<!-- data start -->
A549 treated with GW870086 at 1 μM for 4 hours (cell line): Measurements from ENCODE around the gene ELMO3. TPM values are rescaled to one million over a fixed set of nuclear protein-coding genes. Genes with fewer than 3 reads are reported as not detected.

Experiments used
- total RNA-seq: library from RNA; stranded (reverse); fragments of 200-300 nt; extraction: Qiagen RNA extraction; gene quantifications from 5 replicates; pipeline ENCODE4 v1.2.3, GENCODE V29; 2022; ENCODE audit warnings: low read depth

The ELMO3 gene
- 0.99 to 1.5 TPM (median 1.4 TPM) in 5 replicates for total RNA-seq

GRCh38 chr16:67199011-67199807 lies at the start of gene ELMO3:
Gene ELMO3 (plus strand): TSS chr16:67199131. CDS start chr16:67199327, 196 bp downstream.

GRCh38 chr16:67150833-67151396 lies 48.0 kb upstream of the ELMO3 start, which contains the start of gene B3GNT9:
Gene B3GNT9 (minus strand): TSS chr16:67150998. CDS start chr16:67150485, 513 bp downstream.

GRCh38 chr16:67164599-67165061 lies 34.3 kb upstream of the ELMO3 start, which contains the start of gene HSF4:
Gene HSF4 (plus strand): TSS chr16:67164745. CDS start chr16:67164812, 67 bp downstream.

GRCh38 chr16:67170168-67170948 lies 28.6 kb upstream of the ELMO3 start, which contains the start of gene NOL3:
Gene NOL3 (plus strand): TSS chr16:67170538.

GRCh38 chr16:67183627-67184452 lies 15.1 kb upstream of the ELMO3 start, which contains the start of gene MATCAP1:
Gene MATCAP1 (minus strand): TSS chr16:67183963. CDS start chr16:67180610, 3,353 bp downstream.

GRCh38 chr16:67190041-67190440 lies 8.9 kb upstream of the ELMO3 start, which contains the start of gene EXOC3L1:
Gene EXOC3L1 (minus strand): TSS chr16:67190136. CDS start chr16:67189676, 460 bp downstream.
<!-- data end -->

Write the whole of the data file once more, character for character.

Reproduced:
A549 treated with GW870086 at 1 μM for 4 hours (cell line): Measurements from ENCODE around the gene ELMO3. TPM values are rescaled to one million over a fixed set of nuclear protein-coding genes. Genes with fewer than 3 reads are reported as not detected.

Experiments used
- total RNA-seq: library from RNA; stranded (reverse); fragments of 200-300 nt; extraction: Qiagen RNA extraction; gene quantifications from 5 replicates; pipeline ENCODE4 v1.2.3, GENCODE V29; 2022; ENCODE audit warnings: low read depth

The ELMO3 gene
- 0.99 to 1.5 TPM (median 1.4 TPM) in 5 replicates for total RNA-seq

GRCh38 chr16:67199011-67199807 lies at the start of gene ELMO3:
Gene ELMO3 (plus strand): TSS chr16:67199131. CDS start chr16:67199327, 196 bp downstream.

GRCh38 chr16:67150833-67151396 lies 48.0 kb upstream of the ELMO3 start, which contains the start of gene B3GNT9:
Gene B3GNT9 (minus strand): TSS chr16:67150998. CDS start chr16:67150485, 513 bp downstream.

GRCh38 chr16:67164599-67165061 lies 34.3 kb upstream of the ELMO3 start, which contains the start of gene HSF4:
Gene HSF4 (plus strand): TSS chr16:67164745. CDS start chr16:67164812, 67 bp downstream.

GRCh38 chr16:67170168-67170948 lies 28.6 kb upstream of the ELMO3 start, which contains the start of gene NOL3:
Gene NOL3 (plus strand): TSS chr16:67170538.

GRCh38 chr16:67183627-67184452 lies 15.1 kb upstream of the ELMO3 start, which contains the start of gene MATCAP1:
Gene MATCAP1 (minus strand): TSS chr16:67183963. CDS start chr16:67180610, 3,353 bp downstream.

GRCh38 chr16:67190041-67190440 lies 8.9 kb upstream of the ELMO3 start, which contains the start of gene EXOC3L1:
Gene EXOC3L1 (minus strand): TSS chr16:67190136. CDS start chr16:67189676, 460 bp downstream.